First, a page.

If his writing is influenced by his reading, I would guess that he has read a lot of rather opaque scientific papers.  He also seems to have absorbed more than his share of online ‘clickbait news’.  ‘Mineral supplements potentially as damaging as smoking a new study to be published in a prestigious journal later this week will suggest’ seems to be his idea of literature.

I sent him the edited prose and waited for his comments.

‘Spot on,’ he said.  ‘That was exactly what I was trying to say.  It’s just that your version is easier to read.  I wish that I could write like that.’

‘You can.’

‘Yeah?’

‘Just stop reading writing that isn’t easy to read.  Seek out writing that is clear and concise.  Seek out stories that say something to you.  And if you find yourself confronted with umpteen pages of opaque mumble, politely ask the author if you can have a brief summary in plain English.’

‘Thanks.  I’ll give it a go,’ he said.

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Write what you would want to read

WritingYoung writers, inexperienced writers, often ask: How can I know what my readers will want to read?

It’s a question I used to ask myself.  What will hook my readers?  What will keep them reading?  What will send them away happy?  Or mad?  Or thinking seriously about something that they hadn’t previously thought about?

When I was a young writer, I kept a scrapbook of other writers’ good openings and endings, and used them as models for my own writing.  After all, these openings and endings (and the bits in between) had worked for me.  They’d hooked me.  They’d kept me reading.  And they’d left me with a smile on my face or a buzz in my brain.

But then, as the years went by, I realised that I didn’t really need the scrapbook.  All I needed to do was to write an opening that captured my interest, a middle that held my interest, and a satisfactory ending.

I couldn’t know what my readers would want to read.  (Ninety-nine-point-something percent of my readers were people I’d never met and was never likely to meet.)  All I could know was what I would want to read myself.

So now when a young writer asks: How can I know what my readers will want to read?  I tell them: You can’t.  Just write what you would want to read.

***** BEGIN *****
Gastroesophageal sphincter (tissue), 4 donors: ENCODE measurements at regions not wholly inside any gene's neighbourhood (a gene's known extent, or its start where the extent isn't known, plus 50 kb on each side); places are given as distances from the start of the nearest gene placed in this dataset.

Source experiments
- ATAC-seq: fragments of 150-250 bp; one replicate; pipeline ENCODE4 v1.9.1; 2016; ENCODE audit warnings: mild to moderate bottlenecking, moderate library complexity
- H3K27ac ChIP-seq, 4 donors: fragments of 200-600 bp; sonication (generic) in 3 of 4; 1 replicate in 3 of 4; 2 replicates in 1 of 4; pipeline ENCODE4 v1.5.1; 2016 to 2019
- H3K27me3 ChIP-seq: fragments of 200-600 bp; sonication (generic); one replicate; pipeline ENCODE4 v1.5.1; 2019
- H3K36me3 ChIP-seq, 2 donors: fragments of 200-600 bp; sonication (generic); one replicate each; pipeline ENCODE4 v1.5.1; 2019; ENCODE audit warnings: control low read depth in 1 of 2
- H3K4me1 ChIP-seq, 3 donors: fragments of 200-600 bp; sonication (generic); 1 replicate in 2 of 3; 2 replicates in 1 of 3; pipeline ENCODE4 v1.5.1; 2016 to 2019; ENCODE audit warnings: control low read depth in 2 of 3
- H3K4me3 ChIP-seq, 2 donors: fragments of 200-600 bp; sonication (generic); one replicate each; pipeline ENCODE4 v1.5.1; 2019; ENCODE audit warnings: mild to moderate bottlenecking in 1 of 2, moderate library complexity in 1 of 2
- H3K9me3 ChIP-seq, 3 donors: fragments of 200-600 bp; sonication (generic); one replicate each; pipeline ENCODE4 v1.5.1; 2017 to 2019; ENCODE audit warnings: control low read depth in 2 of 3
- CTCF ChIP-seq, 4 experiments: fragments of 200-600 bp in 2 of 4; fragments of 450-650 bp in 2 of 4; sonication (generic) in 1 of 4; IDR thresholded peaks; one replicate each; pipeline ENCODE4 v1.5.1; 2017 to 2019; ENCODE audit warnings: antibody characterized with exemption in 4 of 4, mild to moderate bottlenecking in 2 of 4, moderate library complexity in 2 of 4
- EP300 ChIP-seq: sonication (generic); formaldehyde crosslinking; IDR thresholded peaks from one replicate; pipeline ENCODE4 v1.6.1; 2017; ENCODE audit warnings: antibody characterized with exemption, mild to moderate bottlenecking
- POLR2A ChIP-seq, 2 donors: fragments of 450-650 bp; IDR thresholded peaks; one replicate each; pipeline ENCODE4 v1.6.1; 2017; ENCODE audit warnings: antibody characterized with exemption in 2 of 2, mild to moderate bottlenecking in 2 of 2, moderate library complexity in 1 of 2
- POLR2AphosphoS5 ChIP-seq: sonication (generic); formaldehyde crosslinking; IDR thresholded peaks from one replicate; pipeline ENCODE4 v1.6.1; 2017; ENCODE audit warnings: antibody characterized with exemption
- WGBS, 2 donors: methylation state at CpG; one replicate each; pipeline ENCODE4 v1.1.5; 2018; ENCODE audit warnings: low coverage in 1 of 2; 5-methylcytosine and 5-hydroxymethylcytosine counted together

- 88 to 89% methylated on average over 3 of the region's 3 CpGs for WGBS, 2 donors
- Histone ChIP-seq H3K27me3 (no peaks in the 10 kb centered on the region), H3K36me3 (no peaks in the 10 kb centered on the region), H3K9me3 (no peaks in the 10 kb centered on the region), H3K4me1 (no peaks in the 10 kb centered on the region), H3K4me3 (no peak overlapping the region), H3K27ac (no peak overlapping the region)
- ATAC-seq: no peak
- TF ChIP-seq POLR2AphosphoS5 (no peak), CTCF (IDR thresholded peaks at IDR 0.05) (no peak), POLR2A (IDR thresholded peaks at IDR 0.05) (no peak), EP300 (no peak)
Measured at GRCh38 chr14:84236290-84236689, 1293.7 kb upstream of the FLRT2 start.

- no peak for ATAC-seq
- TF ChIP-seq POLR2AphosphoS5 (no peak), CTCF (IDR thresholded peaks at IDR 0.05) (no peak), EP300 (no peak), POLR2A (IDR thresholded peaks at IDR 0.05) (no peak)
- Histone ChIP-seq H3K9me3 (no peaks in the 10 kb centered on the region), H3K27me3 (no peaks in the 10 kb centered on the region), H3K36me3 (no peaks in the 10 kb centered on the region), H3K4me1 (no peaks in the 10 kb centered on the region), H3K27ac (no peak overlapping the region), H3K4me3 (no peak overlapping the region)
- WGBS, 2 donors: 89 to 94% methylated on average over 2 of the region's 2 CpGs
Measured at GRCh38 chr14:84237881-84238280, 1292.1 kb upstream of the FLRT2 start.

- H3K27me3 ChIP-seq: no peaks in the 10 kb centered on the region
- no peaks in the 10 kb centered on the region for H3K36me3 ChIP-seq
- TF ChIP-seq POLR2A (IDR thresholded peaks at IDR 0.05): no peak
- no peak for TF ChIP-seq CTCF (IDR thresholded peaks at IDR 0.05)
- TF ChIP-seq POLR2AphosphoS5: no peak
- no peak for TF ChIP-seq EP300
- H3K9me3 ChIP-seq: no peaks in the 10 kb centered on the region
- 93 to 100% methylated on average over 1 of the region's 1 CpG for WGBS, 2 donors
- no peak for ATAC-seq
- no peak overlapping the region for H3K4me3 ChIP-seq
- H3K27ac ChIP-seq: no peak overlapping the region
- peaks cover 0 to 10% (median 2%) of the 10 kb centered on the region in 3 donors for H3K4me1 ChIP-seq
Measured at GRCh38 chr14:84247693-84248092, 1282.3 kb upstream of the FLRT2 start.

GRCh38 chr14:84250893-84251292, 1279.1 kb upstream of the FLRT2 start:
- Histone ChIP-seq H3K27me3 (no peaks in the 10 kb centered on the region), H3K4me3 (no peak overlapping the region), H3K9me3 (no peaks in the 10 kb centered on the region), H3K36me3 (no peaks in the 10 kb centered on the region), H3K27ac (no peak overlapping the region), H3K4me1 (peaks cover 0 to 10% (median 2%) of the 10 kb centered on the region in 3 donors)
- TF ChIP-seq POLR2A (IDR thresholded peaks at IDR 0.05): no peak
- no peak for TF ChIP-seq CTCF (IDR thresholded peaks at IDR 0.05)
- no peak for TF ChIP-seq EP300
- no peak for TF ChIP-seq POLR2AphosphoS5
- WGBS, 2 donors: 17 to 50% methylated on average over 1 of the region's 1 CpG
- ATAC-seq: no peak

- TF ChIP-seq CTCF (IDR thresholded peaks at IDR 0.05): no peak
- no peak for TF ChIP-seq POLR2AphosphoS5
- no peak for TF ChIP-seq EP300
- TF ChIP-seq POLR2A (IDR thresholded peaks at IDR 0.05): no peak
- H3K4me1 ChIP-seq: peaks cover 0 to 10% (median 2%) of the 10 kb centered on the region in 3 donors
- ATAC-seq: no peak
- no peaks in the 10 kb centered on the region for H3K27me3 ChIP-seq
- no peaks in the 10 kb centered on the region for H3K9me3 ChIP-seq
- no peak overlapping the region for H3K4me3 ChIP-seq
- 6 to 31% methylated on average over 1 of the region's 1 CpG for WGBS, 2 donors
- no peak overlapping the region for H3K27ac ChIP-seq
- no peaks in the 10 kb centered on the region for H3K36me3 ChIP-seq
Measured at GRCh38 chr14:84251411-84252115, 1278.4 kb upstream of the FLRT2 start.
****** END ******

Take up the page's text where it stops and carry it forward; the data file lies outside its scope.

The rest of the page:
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Decisions, decisions

DecisionsWriting well is all about making decisions.

In a sense, you begin by deciding on your first word.  Although, in practice, most writers begin by deciding on their first sentence.

Then you decide what follows those first few words.  And so it continues: one word at a time; one sentence at a time; one decision at a time.

At some stage – hopefully not too far into the process – you decide how much of your subject to include.  More importantly, you also decide how much to leave out.  And, while there is often an inclination to include everything, if you want your prose to be clear and concise, everything is probably going to be way, way too much.  Less is usually more.

But one of the most important decisions comes when you think that you have finished writing whatever it is that you are writing.  That is when you have to decide: Have I said what I intended to say?  And, in our experience, this is where a lot of writers come unstuck.

Just a few days ago, a client came to us with a nicely crafted piece of prose.  It was easy to read, and it had a satisfying ‘heft’ to it.  The only problem was that it didn’t actually say what the writer had intended to say.

‘It’s your decision,’ we told the client.  ‘But we think that you might want to decide to start again.’

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The Minister of Words

Shakespeare1An old friend died recently.  His death wasn’t unexpected; he was nudging 90 and he had been unwell for almost two years.

As a young man he had survived The Great Depression and The Second World War, and, despite coming from a relatively poor family, he had managed to acquire a good education.

By the time I got to know him, his general knowledge was truly impressive, and he had an enviable facility with numbers.  But what used to delight me most was his prose style.  It was spare, but not too spare.  And even when he engaged in fierce pen-and-paper combat, there was always an underlying tone of good humour.

Helping his daughter to tidy up his ‘stuff’, I came across a draft of a letter to his bank manager.  It was a masterpiece of grace and grumpiness.  The bank manager would have been in no doubt as to where his bank had gone wrong and what it needed to do to put matters right.  But I’m also sure that, on reading my friend’s letter, the bank manager would have smiled.

Another friend of mine, a man who spent most of his working life teaching English to high school students, once suggested that you can’t teach kids to write well.  Each good writer learns for themselves.  All of the exercises and tutorials are just opportunities to ‘develop the writing muscles that the natural writers have been given’.

Back in the early-to-mid-1980s, when PCs first started appearing on people’s desks, many arrived with bits of ‘boilerplate’, chunks of prose that could be inserted into documents of one sort or another in order to make life easier for the writers of letters and reports.  Unfortunately, the people who composed the boilerplate sections often knew what to say, but they seldom knew how to say it.  As a result, clunk reigned.  Unfortunately, there is still a good deal of this clunk about today.

Throughout many organisations, there is a tacit belief that everyone can write.  ‘Hey, if our people weren’t literate, we wouldn’t have hired them.’  But this is patently not true.  Some people can write clearly, concisely, and with graceful style.  Others can do little more than arrange words in some sort of order that, on a good day, hints at an attempt to communicate.